The trouble began as soon as Gisella was born, when my name was stolen from me and given to her instead. Before her, I had been “Ellie,” the girl whose smile alone was enough to make her mother satisfied. Ellie had been loved. Ellie had been enough. After Gisella, I became “Arabella,” the girl whose best efforts would always be bested. Arabella was the girl who could blaze as bright as the sun, but would always be shadowed. Arabella was never enough.
Gisella would try to smooth things over. Whenever she won soccer matches or spelling bees, she’d try to hand me the trophy so that in the family photos, it would look like I was the champion. On her birthday, she would attempt to let me open her gifts, which were always better than mine. When the kids at school would practically worship her in awe, she would go on and on about how accomplished I was, which only made it more obvious that she was better than me. I guess it bothered her that no matter how many trophies she won, or how many certificates she earned, my love was something she’d never gain.
I was better than Gisella at exactly two things: writing and chess. Writing was the one outlet in which I could sculpt my emotions and my passions into words. I could create doorways into other realms, realms in which the girls were pretty enough, smart enough, powerful enough, loved enough, or just simply “enough.” I could paint worlds where I could finally know what it was like to have a father who didn’t run away or a mother who loved both her daughters. My writing was the only thing that got my teachers to notice me, to look at me and finally remember my name.
As for my chess prowess? It was so outstanding, I won the regional championships, and better yet, my mother’s admiration. It was good enough for her to finally buy me a cake to surprise me, which had never happened, even though she hadn’t even bothered to get the flavor right. But, like always, Gisella had to get her overachieving hands in my happiness.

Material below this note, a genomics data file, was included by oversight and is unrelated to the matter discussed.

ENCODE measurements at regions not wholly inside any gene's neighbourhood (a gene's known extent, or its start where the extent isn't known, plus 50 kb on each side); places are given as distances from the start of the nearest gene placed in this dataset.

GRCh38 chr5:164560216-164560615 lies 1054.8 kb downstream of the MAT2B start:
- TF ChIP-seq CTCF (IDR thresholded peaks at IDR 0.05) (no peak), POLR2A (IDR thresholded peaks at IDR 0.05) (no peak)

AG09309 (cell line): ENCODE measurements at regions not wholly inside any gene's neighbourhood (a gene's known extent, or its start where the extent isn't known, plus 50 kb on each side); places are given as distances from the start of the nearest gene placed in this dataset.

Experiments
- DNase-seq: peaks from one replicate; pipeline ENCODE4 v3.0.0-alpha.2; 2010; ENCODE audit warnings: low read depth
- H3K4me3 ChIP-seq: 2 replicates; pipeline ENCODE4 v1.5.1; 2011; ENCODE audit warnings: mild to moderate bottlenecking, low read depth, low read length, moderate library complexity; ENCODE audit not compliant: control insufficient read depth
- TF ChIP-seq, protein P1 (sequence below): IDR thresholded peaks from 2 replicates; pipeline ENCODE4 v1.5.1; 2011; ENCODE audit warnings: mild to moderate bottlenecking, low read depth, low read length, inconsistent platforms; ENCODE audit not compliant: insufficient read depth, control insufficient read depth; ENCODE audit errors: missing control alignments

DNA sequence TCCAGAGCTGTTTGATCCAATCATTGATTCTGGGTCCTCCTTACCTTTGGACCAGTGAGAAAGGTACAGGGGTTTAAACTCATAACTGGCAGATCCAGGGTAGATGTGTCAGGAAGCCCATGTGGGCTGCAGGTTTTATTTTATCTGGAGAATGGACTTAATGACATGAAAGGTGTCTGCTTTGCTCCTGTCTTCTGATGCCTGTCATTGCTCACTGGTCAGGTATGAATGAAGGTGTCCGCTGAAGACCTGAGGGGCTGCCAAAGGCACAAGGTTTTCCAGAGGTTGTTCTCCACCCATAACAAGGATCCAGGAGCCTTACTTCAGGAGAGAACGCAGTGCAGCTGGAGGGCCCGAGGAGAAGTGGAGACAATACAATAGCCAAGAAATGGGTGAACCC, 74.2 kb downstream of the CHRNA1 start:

I snap back to the present, where she is now gingerly stroking the back of her head, simultaneously picking off chocolate crumbs. She catches me staring at her. “Arabella,” she says gently. “I’m sorry I made a mess of things.” She waves her hand over the ruined cake, over her dress fit for a beauty queen, over her slightly-too-big shoes that our mother insisted she wear to “bring out those gorgeous legs,” even though Gisella is only fifteen.
I study Gisella's remorseful expression. I knew Gisella’s life as the “success sibling” wasn’t all gold and glory. She had a lot on her plate, and it tended to choke her. Worst of all were her beauty competitions. Gisella’s beauty often blew everyone else out of the water, which Mom boasted about to all of the soccer moms. However, maintaining that beauty was near impossible to accomplish. Her hair would frizz if it wasn’t curled and combed to perfection, which took at least an hour. Her injuries on the playing field coupled with the stress of a class president led to clogged pores, broken nails, and baggy eyes. My mother would atone for this by forcing Gisella to skip soccer games and study sessions to attend beauty treatments and trips to the mall. All that dolling up brought a lot of unwanted attention from people of all ages. Mom would often say that she would actually sell Gisella to a rich somebody if her performance in the beauty industry wasn’t lucrative enough. I could never tell if she was joking or not. But whenever I walked past Gisella’s room at night and heard quiet sobbing behind the door, I pretended that it was just the wind.
"It's okay, Ellie." I say, gently taking her hands. "It's not your fault. I'll be okay."
I carefully stripped off those troublesome shoes and helped my little sister to her feet.
“We’ll be okay.”